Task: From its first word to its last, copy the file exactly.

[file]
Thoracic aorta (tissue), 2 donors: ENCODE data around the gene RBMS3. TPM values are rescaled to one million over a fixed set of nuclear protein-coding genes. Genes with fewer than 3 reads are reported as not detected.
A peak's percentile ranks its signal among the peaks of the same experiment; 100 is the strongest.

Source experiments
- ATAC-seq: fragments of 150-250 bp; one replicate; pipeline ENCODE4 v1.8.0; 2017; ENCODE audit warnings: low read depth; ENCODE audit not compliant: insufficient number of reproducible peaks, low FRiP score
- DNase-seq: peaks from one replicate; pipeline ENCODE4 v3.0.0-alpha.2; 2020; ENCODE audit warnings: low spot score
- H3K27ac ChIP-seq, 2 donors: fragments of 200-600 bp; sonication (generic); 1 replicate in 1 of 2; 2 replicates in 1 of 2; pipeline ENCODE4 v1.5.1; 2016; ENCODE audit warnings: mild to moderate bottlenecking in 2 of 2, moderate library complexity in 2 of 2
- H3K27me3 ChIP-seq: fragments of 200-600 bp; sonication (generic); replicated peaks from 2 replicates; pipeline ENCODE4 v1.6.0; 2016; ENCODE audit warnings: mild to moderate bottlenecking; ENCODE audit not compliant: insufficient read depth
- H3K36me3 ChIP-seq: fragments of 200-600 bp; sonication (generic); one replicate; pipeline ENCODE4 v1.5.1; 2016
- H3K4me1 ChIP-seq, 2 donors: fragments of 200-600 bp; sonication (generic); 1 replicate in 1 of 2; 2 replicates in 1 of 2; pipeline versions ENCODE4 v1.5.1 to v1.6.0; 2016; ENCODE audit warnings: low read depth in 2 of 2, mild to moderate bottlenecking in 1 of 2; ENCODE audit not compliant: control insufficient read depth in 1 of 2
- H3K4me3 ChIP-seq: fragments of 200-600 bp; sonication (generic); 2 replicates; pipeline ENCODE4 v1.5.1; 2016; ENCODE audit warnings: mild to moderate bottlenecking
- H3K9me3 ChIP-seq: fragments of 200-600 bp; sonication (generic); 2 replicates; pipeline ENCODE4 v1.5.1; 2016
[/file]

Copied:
Thoracic aorta (tissue), 2 donors: ENCODE data around the gene RBMS3. TPM values are rescaled to one million over a fixed set of nuclear protein-coding genes. Genes with fewer than 3 reads are reported as not detected.
A peak's percentile ranks its signal among the peaks of the same experiment; 100 is the strongest.

Source experiments
- ATAC-seq: fragments of 150-250 bp; one replicate; pipeline ENCODE4 v1.8.0; 2017; ENCODE audit warnings: low read depth; ENCODE audit not compliant: insufficient number of reproducible peaks, low FRiP score
- DNase-seq: peaks from one replicate; pipeline ENCODE4 v3.0.0-alpha.2; 2020; ENCODE audit warnings: low spot score
- H3K27ac ChIP-seq, 2 donors: fragments of 200-600 bp; sonication (generic); 1 replicate in 1 of 2; 2 replicates in 1 of 2; pipeline ENCODE4 v1.5.1; 2016; ENCODE audit warnings: mild to moderate bottlenecking in 2 of 2, moderate library complexity in 2 of 2
- H3K27me3 ChIP-seq: fragments of 200-600 bp; sonication (generic); replicated peaks from 2 replicates; pipeline ENCODE4 v1.6.0; 2016; ENCODE audit warnings: mild to moderate bottlenecking; ENCODE audit not compliant: insufficient read depth
- H3K36me3 ChIP-seq: fragments of 200-600 bp; sonication (generic); one replicate; pipeline ENCODE4 v1.5.1; 2016
- H3K4me1 ChIP-seq, 2 donors: fragments of 200-600 bp; sonication (generic); 1 replicate in 1 of 2; 2 replicates in 1 of 2; pipeline versions ENCODE4 v1.5.1 to v1.6.0; 2016; ENCODE audit warnings: low read depth in 2 of 2, mild to moderate bottlenecking in 1 of 2; ENCODE audit not compliant: control insufficient read depth in 1 of 2
- H3K4me3 ChIP-seq: fragments of 200-600 bp; sonication (generic); 2 replicates; pipeline ENCODE4 v1.5.1; 2016; ENCODE audit warnings: mild to moderate bottlenecking
- H3K9me3 ChIP-seq: fragments of 200-600 bp; sonication (generic); 2 replicates; pipeline ENCODE4 v1.5.1; 2016